The explosive move higher for stocks in the past several years has been great for stock investors, who've seen their portfolios largely recover from the 2008 bear market. But the IRS wants its share of your hard-earned investing profits, which means more taxpayers will have to pay tax on capital gains in 2014.
However, by following a few simple strategies, you can make sure that you pay as little tax on your capital gains in 2014 as you absolutely have to. Let's look at three of those strategies and find out how you can pay less to Uncle Sam in the years to come.
1. In taxable accounts, hold on to your investments for more than a year
The easiest way to reduce your tax on capital gains is to hold on to your investments for more than a year. That qualifies you for long-term capital gain treatment, which includes favorable rates that are lower than what you'll pay for capital gains on investments you hold for a year or less. Short-term capital gains tax rates are the same as your ordinary income tax rate, ranging up to 39.6%. But for long-term capital gains on most qualifying investments, the maximum tax is 20% for those in the highest tax bracket, 15% for those in the four tax brackets between 25% and 35%, and 0% for those in the 10% and 15% brackets.
Not all assets qualify for these particular preferential rates. Gold and silver bullion, as well as exchange-traded funds SPDR Gold (NYSEMKT:GLD), iShares Silver (NYSEMKT:SLV), and iShares Gold (NYSEMKT:IAU), are treated as collectibles, for which ordinary income tax rates apply subject to a higher maximum of 28%. Nevertheless, structuring your investments to hold them for longer than a year is the most obvious way to reduce your tax bill on capital gains in 2014 and beyond.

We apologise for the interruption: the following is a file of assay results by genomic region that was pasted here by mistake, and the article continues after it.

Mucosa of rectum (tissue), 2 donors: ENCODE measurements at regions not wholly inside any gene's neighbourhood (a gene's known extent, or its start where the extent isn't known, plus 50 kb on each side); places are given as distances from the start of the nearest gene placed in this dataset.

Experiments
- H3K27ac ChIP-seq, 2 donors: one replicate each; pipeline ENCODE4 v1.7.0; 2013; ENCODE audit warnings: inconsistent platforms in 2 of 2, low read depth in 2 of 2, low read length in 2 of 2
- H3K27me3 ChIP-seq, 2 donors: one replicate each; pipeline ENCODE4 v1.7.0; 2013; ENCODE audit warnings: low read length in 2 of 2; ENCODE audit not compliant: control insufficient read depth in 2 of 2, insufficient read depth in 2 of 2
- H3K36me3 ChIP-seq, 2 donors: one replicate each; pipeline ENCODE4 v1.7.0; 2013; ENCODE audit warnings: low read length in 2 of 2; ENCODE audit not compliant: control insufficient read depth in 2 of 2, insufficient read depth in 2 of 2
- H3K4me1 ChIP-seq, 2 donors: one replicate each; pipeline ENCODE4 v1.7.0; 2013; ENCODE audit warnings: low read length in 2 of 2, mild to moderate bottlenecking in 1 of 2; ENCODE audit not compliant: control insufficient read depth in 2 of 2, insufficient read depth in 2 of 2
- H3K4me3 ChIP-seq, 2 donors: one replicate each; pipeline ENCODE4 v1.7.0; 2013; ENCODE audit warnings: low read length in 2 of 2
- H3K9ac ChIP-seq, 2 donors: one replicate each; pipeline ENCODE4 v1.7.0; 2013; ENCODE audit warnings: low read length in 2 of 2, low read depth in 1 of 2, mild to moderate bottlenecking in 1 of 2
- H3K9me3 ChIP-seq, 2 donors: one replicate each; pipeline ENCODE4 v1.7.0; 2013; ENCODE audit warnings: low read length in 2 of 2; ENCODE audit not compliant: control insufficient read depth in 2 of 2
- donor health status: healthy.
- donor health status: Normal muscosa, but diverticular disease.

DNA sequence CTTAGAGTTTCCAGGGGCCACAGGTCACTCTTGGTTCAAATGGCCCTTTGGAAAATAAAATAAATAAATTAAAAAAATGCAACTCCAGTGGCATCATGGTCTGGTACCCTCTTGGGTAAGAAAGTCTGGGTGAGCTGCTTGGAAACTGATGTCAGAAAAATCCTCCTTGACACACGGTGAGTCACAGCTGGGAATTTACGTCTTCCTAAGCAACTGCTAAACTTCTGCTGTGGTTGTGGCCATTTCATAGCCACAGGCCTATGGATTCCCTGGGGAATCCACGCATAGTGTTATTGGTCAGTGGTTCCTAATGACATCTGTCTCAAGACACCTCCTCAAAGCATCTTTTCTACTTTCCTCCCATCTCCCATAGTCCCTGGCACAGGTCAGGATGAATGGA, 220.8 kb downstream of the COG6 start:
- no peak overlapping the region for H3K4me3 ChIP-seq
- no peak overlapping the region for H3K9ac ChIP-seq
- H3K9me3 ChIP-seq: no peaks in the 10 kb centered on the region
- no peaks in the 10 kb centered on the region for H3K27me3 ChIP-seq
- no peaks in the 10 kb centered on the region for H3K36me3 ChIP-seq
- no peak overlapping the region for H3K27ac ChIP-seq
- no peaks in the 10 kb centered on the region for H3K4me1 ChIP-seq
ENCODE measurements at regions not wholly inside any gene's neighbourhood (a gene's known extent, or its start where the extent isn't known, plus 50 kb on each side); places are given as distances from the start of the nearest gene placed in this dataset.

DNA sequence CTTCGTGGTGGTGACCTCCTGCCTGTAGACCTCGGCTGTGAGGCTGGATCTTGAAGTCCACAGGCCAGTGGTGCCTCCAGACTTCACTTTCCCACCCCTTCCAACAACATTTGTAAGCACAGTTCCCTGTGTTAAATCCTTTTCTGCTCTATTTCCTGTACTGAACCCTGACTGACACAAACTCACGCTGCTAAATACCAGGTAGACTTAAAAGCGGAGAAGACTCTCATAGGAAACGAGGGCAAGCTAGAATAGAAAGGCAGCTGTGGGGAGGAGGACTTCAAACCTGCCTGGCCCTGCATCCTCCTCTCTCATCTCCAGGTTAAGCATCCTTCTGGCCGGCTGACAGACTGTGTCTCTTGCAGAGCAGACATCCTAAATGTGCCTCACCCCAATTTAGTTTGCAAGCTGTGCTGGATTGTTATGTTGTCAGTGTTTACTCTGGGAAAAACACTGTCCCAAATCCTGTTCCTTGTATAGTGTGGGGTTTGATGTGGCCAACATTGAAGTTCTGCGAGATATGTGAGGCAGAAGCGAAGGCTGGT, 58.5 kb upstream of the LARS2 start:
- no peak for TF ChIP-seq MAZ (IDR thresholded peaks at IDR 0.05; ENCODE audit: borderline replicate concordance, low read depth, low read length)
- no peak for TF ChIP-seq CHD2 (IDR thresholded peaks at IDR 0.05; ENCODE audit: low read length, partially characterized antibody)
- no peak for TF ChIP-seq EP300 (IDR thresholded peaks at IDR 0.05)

2. For quick trades, use tax-deferred accounts
Capital gains taxes make it expensive to be a short-term trader in a taxable account, but that doesn't mean you have to give up on all your opportunistic trading options. The key to avoiding capital gains with short-term trades is to use IRAs or other tax-deferred vehicles to hold those stocks.
The reason is simple: Even when you sell a winning stock in an IRA, you don't have to pay capital gains tax at that time. What happens instead is that the proceeds from the sale stay in the IRA and are available for reinvestment, and you'll only get taxed when you start making withdrawals from your retirement account. So if you're looking to take advantage of a short-term opportunity, such as a spinoff, special dividend, or buyout offer, buying it in an IRA will avoid a painful tax on eventual gains.
3. Look for capital losses to offset your gains
As in any other year, capital gains in 2014 will be netted against any capital losses you might have for the year. As a result, if you foresee selling some of your winning stocks next year, you should consider selling some of your losing stocks as well to offset those gains.
Tax considerations should only be part of your decision to sell a stock, though. If you sell a stock you like just to reap the loss, you won't be able to claim that loss if you buy the stock back within 30 days. That can lead to missing out on a rebound in that stock, forcing you to repurchase shares at a higher price after the 30-day period ends. Tactics like buying SPDR S&P 500 (NYSEMKT:SPY) or other index ETFs to substitute for an individual stock can reduce that risk, but nothing can eliminate it entirely. On the other hand, if you want to get rid of a losing stock for good, it only makes sense to use the tax loss to your best advantage.
It's easy to be tax-smart about your capital gains in 2014. By following these three simple strategies, you can make sure you pay as little tax on your 2014 capital gains as possible.
Fool contributor Dan Caplinger has no position in any stocks mentioned. You can follow him on Twitter @DanCaplinger. The Motley Fool has no position in any of the stocks mentioned. Try any of our Foolish newsletter services free for 30 days. We Fools may not all hold the same opinions, but we all believe that considering a diverse range of insights makes us better investors. The Motley Fool has a disclosure policy.